NZ Green Party
The summer of ’69 is still with us

1969 – the year the PLO appointed Yasser Arafat leader; Vietnam protests were raging; Yoko and John were bedding-in again; Apollo 11 lands on the moon; Woodstock opened; the Beatles released Abbey Road; two computers were first networked; and capital punishment was abolished in the UK.

The same year, an article by G R Fish* of the Fisheries Research Department, Marine Department, Rotorua was published showing that pollution in Lake Rotorua was worsening and that agricultural development was the most important cause.

We ignored it. 40 years later, and we’re now spending $9 million a year to try and fix the water quality in Lake Rotorua alone.

Imagine the future cost to the country if we keep waiting until lakes and streams collapse before acting. Classic ambulance at the bottom of the cliff stuff really. Time for action!

* Yes that is not a joke, he really is Dr Fish. Full report here.

12 thoughts on “The summer of ’69 is still with us

  1. “they year the PLO appointed Yasser Arafat leader; Vietnam protests were raging”

    What a crap year it was then, a terrorist is appointed and commies marched against freedom.

    Mind you, nothing much has changed really.

    By the way, was Locke a fan of Arafat as well?

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  2. ….well Bro; we’re all sorry for how the Sixties treated you…..’Look Back In Anger? …..perhaps; – I’d a’thought you a mite old for that schtick though
    pssst….they were all in that scrum together!

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  3. “as well”, big bro? Its minus 3 points for an old lie, you know. Why not make up a new one and gain 5 points instead?

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  4. what i mean’t to say was…..i don’t zigzactly splash praise around……but doggone if you ain’t gettin good at this Writing Gig Frog…..I’m with the Fly here…this blog is shakin’
    kiakaha

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  5. I knew Dr Fish when I lived and worked in Rotorua.

    I remember when I was looking at a sewage technology (based electrolysis) for small plants, we were looking at the machinery and he said “Well that may solve half the problem for Lake Rotorua but we have to deal with this which is both a gift and a problem – (or words to that effect) and held up a bunch of clover bulbs.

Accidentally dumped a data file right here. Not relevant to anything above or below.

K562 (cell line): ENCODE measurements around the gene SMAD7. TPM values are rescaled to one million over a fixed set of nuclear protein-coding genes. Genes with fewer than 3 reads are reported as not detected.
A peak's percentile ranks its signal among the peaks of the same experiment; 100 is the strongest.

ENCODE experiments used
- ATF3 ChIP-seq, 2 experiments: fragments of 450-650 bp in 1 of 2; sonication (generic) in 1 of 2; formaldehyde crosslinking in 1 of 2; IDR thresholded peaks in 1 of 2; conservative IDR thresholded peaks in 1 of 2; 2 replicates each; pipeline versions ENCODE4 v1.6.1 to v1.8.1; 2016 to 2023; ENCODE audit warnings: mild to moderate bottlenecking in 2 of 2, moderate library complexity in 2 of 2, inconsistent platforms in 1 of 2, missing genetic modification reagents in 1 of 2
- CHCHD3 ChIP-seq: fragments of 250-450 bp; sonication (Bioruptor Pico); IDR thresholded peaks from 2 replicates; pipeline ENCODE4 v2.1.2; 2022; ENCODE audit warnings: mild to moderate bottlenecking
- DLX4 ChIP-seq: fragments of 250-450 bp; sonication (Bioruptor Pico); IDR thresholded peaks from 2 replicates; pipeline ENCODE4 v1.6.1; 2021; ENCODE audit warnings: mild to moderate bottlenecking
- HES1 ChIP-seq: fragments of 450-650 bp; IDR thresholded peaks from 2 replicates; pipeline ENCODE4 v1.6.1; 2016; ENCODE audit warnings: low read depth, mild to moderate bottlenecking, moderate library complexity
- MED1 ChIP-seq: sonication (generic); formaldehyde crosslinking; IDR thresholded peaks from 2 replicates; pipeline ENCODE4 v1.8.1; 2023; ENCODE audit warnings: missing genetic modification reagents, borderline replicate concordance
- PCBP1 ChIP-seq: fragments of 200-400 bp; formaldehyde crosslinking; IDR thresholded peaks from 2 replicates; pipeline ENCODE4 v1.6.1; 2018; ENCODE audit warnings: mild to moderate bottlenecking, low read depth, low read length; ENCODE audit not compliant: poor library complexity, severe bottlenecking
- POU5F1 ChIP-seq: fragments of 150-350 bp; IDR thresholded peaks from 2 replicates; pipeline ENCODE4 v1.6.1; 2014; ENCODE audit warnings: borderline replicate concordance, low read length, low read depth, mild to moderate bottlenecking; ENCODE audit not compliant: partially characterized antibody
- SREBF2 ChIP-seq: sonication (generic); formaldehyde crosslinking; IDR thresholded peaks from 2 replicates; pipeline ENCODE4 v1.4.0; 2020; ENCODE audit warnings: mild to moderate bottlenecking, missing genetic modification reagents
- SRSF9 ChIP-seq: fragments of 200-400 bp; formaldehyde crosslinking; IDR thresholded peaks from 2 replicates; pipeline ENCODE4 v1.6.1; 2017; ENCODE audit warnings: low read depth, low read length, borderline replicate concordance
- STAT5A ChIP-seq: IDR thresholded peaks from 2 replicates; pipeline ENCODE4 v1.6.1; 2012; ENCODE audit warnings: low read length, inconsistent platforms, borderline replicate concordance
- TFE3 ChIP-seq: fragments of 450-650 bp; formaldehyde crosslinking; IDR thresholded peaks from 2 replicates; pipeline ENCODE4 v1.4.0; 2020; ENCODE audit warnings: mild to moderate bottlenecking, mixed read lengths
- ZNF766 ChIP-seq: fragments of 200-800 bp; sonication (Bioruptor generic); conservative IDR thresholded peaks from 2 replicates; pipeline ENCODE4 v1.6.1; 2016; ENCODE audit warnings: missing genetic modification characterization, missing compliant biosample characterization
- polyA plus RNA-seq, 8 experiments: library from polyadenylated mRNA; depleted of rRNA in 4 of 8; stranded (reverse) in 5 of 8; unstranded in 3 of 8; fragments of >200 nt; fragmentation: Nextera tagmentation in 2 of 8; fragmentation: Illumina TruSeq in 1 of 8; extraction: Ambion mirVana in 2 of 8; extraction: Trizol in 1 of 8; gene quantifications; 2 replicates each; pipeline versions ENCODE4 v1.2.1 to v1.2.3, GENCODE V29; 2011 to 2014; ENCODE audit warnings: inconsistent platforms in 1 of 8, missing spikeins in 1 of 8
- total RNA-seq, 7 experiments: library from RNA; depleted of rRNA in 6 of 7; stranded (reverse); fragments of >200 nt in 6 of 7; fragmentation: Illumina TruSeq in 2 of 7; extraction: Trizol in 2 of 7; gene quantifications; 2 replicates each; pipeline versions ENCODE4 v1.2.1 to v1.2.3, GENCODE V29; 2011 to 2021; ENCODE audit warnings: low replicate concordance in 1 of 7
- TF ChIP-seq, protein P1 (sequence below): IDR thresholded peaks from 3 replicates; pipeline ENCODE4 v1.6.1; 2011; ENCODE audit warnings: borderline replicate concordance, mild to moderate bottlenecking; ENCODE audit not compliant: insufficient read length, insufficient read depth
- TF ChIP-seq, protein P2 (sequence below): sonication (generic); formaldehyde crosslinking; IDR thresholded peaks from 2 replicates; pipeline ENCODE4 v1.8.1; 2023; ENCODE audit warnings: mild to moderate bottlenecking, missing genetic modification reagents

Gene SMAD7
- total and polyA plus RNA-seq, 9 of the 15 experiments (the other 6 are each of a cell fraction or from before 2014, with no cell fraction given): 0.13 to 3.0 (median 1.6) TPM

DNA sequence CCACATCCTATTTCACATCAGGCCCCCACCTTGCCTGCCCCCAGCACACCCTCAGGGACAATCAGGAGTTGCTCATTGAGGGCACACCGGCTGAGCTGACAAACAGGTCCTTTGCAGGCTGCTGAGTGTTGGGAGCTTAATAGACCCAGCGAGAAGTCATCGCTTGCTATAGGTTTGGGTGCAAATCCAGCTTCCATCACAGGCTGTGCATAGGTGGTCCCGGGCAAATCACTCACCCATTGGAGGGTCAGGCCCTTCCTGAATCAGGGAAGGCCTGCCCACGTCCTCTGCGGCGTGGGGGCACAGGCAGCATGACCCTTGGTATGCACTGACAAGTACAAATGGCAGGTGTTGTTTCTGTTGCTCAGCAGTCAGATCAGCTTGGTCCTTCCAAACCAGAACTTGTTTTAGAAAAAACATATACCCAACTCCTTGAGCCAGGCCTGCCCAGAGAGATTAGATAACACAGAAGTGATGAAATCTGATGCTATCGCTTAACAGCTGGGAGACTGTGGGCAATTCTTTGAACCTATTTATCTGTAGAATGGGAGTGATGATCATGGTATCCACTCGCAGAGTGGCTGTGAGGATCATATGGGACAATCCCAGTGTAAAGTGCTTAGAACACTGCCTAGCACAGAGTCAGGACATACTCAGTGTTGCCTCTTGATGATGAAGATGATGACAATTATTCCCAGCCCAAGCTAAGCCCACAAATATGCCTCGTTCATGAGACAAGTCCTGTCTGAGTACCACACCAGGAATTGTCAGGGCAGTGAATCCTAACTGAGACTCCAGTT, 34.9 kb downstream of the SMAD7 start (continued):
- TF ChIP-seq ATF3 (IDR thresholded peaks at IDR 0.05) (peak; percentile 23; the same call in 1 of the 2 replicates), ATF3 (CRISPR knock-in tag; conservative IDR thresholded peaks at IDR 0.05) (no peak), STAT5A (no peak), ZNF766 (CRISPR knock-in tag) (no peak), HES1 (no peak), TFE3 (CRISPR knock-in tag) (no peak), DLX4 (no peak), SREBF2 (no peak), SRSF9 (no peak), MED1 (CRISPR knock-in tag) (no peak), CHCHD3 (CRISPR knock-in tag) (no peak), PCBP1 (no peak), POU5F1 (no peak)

We did our best.
    And sixty nine was when I graduated from Berkeley.

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  6. Thanks for that Owen – nice. This tadpole wasn’t even a glint in her frog-parents’ eyes!

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  7. Man on the moon – one of my earlier memories.

    And what opportunities we (mankind) have wasted in the subsequent years ! As an intelligent species we don’t have to repeat the mistakes of the past.

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  8. - “We ignored it. 40 years later, and we’re now spending $9 million a year to try and fix the water quality in Lake Rotorua alone.”

    This is simply another example of how people’s priorities change as they become richer. And it’s an on-going process: in a hundred years’ time, people’s wealth will be a multiple of what it is today, which will be reflected in still more people demanding a still cleaner environment. You couldn’t stop this happening even if you wanted to.
    But it’s going to be a very long century if green bloggers post smug and judgemental pieces every time they notice some of the effects of this process.

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  9. Fertilizer runoff was a big part of the problem because of the susbidies.
    When I was in DFC and whiz was developing an electronic controller which would control the release to match the slope of the ground under the plane or spray or machine. Big efficiency gains.
    But no one was interested because fert was so cheap.
    Then the day after Sir Roger removed the subsidies we got a heap of phone calls from people interested in the technology and it is now standard.
    Suddenly it was worth using fert efficiently.
    The Europeans remain profligate.

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  10. Farm-run-off is still a problem there, but perhaps we should call it run-through. The problem is that their rocks are hollow.

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  11. The problem was political rather than scientific.
    Rotorua is a major international tourist attraction so the Rotorua Council said Government should pay to clean up the lake while Government said the council caused the problem (with sewage) so it should pay.
    Nothing happened.

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